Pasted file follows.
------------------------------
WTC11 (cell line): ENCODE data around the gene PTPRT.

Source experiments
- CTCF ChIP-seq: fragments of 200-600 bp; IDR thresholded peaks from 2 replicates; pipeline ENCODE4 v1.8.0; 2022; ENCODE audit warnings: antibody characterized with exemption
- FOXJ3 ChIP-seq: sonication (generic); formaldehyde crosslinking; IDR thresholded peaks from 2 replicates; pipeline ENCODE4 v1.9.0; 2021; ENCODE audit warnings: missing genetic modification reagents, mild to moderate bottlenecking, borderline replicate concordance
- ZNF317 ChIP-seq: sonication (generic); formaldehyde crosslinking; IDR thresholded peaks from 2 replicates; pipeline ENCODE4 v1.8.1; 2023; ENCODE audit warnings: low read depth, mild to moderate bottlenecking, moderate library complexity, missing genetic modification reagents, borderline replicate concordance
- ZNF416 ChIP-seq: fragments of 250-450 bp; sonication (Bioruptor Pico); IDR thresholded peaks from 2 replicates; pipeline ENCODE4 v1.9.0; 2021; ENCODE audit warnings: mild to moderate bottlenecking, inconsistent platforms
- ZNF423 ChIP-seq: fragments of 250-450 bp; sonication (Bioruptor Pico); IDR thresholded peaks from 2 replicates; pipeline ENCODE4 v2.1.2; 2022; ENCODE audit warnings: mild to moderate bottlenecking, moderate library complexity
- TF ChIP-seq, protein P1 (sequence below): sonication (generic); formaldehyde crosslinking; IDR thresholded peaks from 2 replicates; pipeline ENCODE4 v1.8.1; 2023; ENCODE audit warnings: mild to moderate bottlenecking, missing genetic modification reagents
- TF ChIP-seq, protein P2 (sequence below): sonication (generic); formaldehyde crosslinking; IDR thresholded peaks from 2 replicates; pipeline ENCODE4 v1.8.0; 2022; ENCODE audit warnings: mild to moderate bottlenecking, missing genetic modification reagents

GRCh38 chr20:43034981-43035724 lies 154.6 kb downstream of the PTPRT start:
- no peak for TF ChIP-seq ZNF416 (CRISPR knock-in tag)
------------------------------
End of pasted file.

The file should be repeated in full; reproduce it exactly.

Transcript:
WTC11 (cell line): ENCODE data around the gene PTPRT.

Source experiments
- CTCF ChIP-seq: fragments of 200-600 bp; IDR thresholded peaks from 2 replicates; pipeline ENCODE4 v1.8.0; 2022; ENCODE audit warnings: antibody characterized with exemption
- FOXJ3 ChIP-seq: sonication (generic); formaldehyde crosslinking; IDR thresholded peaks from 2 replicates; pipeline ENCODE4 v1.9.0; 2021; ENCODE audit warnings: missing genetic modification reagents, mild to moderate bottlenecking, borderline replicate concordance
- ZNF317 ChIP-seq: sonication (generic); formaldehyde crosslinking; IDR thresholded peaks from 2 replicates; pipeline ENCODE4 v1.8.1; 2023; ENCODE audit warnings: low read depth, mild to moderate bottlenecking, moderate library complexity, missing genetic modification reagents, borderline replicate concordance
- ZNF416 ChIP-seq: fragments of 250-450 bp; sonication (Bioruptor Pico); IDR thresholded peaks from 2 replicates; pipeline ENCODE4 v1.9.0; 2021; ENCODE audit warnings: mild to moderate bottlenecking, inconsistent platforms
- ZNF423 ChIP-seq: fragments of 250-450 bp; sonication (Bioruptor Pico); IDR thresholded peaks from 2 replicates; pipeline ENCODE4 v2.1.2; 2022; ENCODE audit warnings: mild to moderate bottlenecking, moderate library complexity
- TF ChIP-seq, protein P1 (sequence below): sonication (generic); formaldehyde crosslinking; IDR thresholded peaks from 2 replicates; pipeline ENCODE4 v1.8.1; 2023; ENCODE audit warnings: mild to moderate bottlenecking, missing genetic modification reagents
- TF ChIP-seq, protein P2 (sequence below): sonication (generic); formaldehyde crosslinking; IDR thresholded peaks from 2 replicates; pipeline ENCODE4 v1.8.0; 2022; ENCODE audit warnings: mild to moderate bottlenecking, missing genetic modification reagents

GRCh38 chr20:43034981-43035724 lies 154.6 kb downstream of the PTPRT start:
- no peak for TF ChIP-seq ZNF416 (CRISPR knock-in tag)